It doesn't take alot of time to adjust for these events - and most of them Friday night were body positioning. As he slept, he would move some during treatment and partially kink the tubes or fold his arm in such a way that it would restrict flow out of / in to the vein from the access needles.

So the machine stops itself, you adjust, restart treatment, the machine recalibrates it's pressure balances and then spins up and resumes running the therapy.

All told it takes about 5 minutes to get back on track. Well Friday was a real bear as we ran into the alarms 4 - 5 times an hour. It was just after 1 am Saturday morning when we finally finished and turned in. 6 hours (7:15p - 1:15a), yuck!

Part 2 coming later today.

Kiki's Dad

Thursday, January 17, 2008

Heading West, Again

Well, Aida and Christian left for Houston today. It wasn't starting out great because the local weather channels were all talking about how bad a day the weather was going to be. However most of the weather moved through before they hit the road so there weren't any problems.

I don't think Aida is looking forward to this visit. We've had a two week timetable to come up with some systems in the home for the kids and we had a bad two weeks - we're not ready for the info the support staff is going to be looking for.

On our last visit to clinic, they increased the therapy Christian gets in dialysis by 50% - and it has added an hour to his therapy time. So, before it was a process of about 3 1/2 to 4 hours - typically 45 minutes of prep, 2:45 of "run time" on the machine and 30 minutes of post-therapy take down. Now he processes 15 liters of fluid instead of 10 and it has increased the "run time" to 3:30 to 3:45 of time. That means we're spending 4 1/2 to 5 hours a day on the machine.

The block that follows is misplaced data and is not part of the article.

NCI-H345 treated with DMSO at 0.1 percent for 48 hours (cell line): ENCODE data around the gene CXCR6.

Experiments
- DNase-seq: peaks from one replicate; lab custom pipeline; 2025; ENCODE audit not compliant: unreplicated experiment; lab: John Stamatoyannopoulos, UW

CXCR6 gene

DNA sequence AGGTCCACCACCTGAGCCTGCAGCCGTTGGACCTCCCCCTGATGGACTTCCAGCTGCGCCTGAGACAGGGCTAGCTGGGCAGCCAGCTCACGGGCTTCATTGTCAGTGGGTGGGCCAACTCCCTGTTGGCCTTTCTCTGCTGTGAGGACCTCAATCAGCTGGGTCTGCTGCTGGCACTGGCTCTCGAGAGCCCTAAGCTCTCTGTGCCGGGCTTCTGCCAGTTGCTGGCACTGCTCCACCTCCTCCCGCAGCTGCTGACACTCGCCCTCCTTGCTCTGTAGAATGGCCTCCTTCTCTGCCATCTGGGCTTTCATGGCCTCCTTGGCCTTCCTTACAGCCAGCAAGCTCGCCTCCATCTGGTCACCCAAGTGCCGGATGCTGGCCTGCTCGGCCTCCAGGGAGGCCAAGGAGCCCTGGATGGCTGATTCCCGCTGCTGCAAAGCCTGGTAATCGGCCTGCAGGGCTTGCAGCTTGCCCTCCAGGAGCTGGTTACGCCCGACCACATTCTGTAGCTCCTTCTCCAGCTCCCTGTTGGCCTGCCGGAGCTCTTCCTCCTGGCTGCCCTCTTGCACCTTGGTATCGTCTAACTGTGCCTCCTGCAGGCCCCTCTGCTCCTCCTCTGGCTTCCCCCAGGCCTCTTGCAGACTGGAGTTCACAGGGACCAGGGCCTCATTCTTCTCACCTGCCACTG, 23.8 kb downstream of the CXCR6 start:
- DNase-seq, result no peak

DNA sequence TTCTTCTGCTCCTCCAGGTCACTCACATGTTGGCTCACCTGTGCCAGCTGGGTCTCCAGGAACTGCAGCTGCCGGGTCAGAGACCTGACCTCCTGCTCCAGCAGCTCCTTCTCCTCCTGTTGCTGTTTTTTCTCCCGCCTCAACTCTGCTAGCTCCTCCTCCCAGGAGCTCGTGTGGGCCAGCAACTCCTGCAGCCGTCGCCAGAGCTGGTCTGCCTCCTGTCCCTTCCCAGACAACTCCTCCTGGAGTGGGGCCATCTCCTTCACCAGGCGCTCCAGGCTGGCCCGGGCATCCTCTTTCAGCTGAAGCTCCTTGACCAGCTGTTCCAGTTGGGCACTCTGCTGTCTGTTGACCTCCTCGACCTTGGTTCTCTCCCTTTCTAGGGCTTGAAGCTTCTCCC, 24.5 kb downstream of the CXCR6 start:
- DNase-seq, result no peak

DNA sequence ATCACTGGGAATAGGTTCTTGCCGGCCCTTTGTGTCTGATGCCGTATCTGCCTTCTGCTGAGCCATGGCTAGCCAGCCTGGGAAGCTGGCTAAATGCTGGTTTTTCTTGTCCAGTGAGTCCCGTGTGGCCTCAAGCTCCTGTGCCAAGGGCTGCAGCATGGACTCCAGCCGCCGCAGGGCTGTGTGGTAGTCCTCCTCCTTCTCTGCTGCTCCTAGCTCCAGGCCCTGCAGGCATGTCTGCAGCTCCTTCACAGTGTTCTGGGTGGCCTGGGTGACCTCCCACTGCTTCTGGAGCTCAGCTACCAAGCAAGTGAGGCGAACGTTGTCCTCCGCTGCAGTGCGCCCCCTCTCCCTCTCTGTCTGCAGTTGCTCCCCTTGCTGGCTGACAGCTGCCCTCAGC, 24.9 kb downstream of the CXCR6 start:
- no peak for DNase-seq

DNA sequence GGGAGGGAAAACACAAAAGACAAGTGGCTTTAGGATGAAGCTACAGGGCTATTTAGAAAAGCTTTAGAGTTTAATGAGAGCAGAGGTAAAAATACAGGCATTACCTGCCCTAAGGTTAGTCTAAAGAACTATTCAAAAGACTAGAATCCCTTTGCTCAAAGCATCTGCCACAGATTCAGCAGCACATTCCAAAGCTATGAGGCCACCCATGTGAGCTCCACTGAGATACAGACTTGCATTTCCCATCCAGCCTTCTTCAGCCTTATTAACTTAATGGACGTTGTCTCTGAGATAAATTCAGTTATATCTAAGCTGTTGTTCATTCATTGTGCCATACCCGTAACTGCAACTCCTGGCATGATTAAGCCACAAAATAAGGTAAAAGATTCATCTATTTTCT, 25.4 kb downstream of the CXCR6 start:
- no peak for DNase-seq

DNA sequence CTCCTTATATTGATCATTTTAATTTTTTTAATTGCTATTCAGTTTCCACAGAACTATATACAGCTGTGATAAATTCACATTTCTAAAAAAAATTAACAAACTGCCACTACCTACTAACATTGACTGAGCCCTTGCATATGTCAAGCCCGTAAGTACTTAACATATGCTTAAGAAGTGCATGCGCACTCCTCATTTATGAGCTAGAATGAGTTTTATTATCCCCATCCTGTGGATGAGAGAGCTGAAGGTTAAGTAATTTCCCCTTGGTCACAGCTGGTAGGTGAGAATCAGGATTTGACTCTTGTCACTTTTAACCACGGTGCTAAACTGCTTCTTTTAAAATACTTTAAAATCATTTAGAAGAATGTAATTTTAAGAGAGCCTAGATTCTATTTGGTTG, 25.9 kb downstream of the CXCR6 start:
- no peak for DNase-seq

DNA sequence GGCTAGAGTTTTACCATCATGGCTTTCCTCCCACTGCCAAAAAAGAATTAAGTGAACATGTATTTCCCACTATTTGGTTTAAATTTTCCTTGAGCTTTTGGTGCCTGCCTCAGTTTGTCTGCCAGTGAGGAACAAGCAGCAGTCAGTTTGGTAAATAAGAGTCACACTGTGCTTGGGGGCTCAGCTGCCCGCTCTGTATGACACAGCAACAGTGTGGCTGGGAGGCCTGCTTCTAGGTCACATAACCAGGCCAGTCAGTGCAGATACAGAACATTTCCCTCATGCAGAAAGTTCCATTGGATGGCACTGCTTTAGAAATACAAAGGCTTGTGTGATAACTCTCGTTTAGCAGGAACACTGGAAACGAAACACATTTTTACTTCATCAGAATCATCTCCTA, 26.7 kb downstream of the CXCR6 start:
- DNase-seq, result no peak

And with that, the schedule we worked to handle the after school time with homework, dinner time, family time and dialysis time is out the window. 2 weeks forward, 2 weeks treading water. We've made sooo much progress, but boy it sure moves slowly.

I'll update tomorrow or Friday with how things went. Thanks for stopping by.

Kiki's Dad

Monday, January 14, 2008

No better time than the present

Well, I believe this post to be about 10 years in the making.

Those of you who know us closely, know we have fought, struggled, enjoyed, persevered and grown through the development of our family and in particular the needs of Christian.

If you are reading this, you probably have arrived here from our Conquest website. Thank you for taking a few minutes to check in on our progress.

I intend to develop the site over the coming months to include a history of where we have been, a snapshot of the present and a view to the promising future we have for overcoming this overwhelming disease.

The bottom line I hope we portray through the site is a presence of Hope and Love.

Christian will beat his disease. His brother and sister will grow strong, beautiful and caring for their strength in our family. And Mom and Dad, well, we are blessed with the children we have and the support we have around us.

First up is another trip to Houston this week for evaluation, therapy and clinic. I'll post later this week on what's going on right now and will update as we continue our journey.

Hope and love,

Kiki's Dad